The Florida pastor who is one of President Obama’s spiritual advisers says he is “disappointed” by Obama’s decision to embrace gay marriage.
But in interviews over the last week, Joel Hunter, the evangelical pastor of 15,000-member Northland, a Church Distributed near Orlando, has taken a surprising tact. Despite Obama taking a stance strongly opposed by many evangelicals who consider Hunter a leader, the pastor himself has spoken positively about the president and his decision-making process on gay marriage, even while acknowledging their core difference on the issue.
“I think he’s a very serious man, he wants do the right thing,” Hunter said in an interview on NBC’s Andrew Mitchell Reports Wednesday, a view he has expressed in other public comments over the last week.
He added, “I love him and he’s a friend.”
WATCH JOEL HUNTER ON ‘ANDREA MITCHELL REPORTS’ HERE:
The relationship between Obama and Hunter is a complicated one. It began back in 2008, when Obama started looking for both spiritual counsel and less controversial religious allies following the politically-damaging comments by his former pastor, Reverend Jeremiah Wright.
Since he has entered office, Obama has not formally joined a church or closely associated with one pastor. Instead, he has occasionally sought on advice on policy matters that also have a religious component from a group that includes Hunter and T.D. Jakes, an African-American pastor who runs a church called the Potter’s House in Dallas. He has also held prayer phone calls with these leaders, who also include the Rev. Jim Wallis and the Rev. Kirbyjon Caldwell, according to the New York Times.
The relationships have benefits for both sides. For Hunter, Jakes and others, they can tout a relationship with the most powerful man in the country. For Obama, the alliance with Hunter in particular is helpful, because the Florida is a leader in a bloc of voters who are highly resistant to Democrats: white evangelical Christians.
Democrats don’t expect evangelicals to defect from the GOP just because Obama is allied with a few evangelical pastors, but they had hoped Obama would be viewed as a less controversial figure among evangelicals in part because of his relationship with Hunter and other religious leaders.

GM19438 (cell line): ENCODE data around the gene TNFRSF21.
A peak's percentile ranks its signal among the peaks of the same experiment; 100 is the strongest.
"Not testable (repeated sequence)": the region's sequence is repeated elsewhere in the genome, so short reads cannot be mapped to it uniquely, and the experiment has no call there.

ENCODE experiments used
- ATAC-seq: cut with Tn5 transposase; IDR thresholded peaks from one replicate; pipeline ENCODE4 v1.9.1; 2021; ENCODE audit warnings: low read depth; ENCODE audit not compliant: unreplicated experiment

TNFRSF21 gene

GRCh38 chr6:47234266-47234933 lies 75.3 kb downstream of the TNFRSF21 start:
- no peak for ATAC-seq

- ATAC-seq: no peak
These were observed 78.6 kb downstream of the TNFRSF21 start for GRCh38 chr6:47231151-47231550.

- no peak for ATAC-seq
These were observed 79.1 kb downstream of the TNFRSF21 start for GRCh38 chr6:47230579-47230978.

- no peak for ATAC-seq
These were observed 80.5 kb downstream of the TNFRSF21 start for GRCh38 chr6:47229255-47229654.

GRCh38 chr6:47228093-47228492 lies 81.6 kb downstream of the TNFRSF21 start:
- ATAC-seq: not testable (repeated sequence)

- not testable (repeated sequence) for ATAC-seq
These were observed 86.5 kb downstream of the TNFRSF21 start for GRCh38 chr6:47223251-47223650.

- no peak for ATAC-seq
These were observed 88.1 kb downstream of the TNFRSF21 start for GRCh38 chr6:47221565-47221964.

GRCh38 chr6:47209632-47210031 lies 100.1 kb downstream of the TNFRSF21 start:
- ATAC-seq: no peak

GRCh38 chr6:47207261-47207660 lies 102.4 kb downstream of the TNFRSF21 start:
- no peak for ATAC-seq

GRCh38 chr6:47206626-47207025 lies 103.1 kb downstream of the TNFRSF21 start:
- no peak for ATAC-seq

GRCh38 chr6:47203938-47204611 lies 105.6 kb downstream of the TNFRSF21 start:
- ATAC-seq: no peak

But three years into the presidency, any kind of broad acceptance of Obama by evangelicals is unlikely. His decision to support gay marriage was made easier by the fact that more religious voters are almost certain to vote against him anyway, so he had nothing to lose with them and could help energize his more liberal base. Polls suggest more than 70 percent percent of white evangelicals will vote for Romney, as they did for John McCain four years ago.
But this logic was hardly ideal for Hunter, who is trying to position himself in a Billy Graham-style role, a pastor who stands above politics and advises leaders from both parties. Few prominent pastors of large, mostly-white evangelical churches are publicly backing gay marriage, and Hunter similarly says his theology would prevent such a stance.
Last week, he seemed to be put in the position of allying with Obama and distancing himself from his religious colleagues or publicly opposing the president.
But for now, he is trying a third route. Hunter said when Obama called him to inform of his decision, the president already “knew where I was on this,” implying they had a frank conversation about their disagreements over gay marriage. But the pastor says that, while he will tell people who ask him that his view is that marriage is between a “man and a woman,” he has no plans to publicly scold Obama on the issue from the pulpit.
“I don’t preach political matters,” he says.
Follow Perry Bacon Jr. on Twitter at @perrybaconjr